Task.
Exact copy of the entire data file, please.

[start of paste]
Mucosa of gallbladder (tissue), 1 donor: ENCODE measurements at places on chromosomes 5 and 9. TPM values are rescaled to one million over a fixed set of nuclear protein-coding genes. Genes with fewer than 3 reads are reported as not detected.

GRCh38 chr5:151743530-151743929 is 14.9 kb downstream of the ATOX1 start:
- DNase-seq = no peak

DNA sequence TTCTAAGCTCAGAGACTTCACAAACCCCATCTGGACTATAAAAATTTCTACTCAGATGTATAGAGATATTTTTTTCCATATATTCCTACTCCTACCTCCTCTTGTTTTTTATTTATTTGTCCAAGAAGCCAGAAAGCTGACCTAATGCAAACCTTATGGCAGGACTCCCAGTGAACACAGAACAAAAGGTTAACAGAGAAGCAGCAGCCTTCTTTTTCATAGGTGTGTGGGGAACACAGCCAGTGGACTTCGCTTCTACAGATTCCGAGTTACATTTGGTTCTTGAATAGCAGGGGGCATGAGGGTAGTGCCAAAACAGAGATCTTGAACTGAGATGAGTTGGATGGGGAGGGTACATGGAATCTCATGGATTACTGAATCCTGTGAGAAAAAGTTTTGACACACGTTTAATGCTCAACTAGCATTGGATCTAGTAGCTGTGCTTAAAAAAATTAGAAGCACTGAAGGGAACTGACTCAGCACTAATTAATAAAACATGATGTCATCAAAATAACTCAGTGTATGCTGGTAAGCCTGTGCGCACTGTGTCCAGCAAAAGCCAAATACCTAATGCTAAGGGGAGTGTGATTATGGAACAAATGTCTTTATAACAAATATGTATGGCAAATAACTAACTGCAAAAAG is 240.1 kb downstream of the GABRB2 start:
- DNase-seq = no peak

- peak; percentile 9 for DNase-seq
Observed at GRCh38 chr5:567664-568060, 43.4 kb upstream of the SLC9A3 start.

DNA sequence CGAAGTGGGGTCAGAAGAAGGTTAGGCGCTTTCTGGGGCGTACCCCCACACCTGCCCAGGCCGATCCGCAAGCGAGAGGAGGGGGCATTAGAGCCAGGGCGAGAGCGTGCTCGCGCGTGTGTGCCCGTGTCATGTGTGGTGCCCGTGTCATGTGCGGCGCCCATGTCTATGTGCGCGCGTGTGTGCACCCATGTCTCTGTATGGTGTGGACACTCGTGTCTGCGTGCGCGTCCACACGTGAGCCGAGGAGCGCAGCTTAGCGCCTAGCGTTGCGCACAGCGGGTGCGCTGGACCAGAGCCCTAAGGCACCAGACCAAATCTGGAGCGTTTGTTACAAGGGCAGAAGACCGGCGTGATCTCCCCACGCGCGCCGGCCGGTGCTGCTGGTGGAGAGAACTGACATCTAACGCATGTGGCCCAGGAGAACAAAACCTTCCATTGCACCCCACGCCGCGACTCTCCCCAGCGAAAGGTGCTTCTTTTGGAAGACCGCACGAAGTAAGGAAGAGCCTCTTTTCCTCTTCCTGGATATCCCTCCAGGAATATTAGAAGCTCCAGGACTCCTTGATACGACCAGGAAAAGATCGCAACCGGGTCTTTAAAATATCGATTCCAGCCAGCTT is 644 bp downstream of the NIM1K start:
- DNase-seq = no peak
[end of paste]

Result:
Mucosa of gallbladder (tissue), 1 donor: ENCODE measurements at places on chromosomes 5 and 9. TPM values are rescaled to one million over a fixed set of nuclear protein-coding genes. Genes with fewer than 3 reads are reported as not detected.

GRCh38 chr5:151743530-151743929 is 14.9 kb downstream of the ATOX1 start:
- DNase-seq = no peak

DNA sequence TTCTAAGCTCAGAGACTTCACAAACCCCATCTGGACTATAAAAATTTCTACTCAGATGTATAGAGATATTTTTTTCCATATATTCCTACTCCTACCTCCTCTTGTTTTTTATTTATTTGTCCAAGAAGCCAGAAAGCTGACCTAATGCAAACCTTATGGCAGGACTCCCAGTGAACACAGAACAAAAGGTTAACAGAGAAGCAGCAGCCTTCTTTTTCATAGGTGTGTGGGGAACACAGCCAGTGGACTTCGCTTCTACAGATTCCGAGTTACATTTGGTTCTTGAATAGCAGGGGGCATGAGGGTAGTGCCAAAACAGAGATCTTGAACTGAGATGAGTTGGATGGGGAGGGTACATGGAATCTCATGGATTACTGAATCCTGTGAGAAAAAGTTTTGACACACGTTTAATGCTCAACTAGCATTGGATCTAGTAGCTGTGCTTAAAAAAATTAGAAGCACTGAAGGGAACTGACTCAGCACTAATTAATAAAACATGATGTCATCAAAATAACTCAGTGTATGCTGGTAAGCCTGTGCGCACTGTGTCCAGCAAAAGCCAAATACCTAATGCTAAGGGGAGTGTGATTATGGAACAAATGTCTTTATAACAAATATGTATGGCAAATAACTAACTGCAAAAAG is 240.1 kb downstream of the GABRB2 start:
- DNase-seq = no peak

- peak; percentile 9 for DNase-seq
Observed at GRCh38 chr5:567664-568060, 43.4 kb upstream of the SLC9A3 start.

DNA sequence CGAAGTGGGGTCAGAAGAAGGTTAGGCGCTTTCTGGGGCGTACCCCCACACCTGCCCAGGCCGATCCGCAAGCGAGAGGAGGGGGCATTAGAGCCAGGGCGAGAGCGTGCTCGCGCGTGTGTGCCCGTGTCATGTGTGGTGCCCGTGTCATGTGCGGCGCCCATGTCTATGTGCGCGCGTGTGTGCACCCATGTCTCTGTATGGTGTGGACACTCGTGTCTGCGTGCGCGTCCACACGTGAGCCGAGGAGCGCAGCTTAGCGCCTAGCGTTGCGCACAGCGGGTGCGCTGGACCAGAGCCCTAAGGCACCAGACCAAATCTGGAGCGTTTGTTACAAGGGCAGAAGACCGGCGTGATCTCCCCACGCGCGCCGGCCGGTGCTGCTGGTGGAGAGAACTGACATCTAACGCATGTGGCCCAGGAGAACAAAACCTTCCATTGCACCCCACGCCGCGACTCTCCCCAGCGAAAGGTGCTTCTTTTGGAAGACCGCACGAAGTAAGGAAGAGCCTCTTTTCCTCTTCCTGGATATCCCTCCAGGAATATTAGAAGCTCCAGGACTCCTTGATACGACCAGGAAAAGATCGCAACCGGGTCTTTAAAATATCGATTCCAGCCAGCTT is 644 bp downstream of the NIM1K start:
- DNase-seq = no peak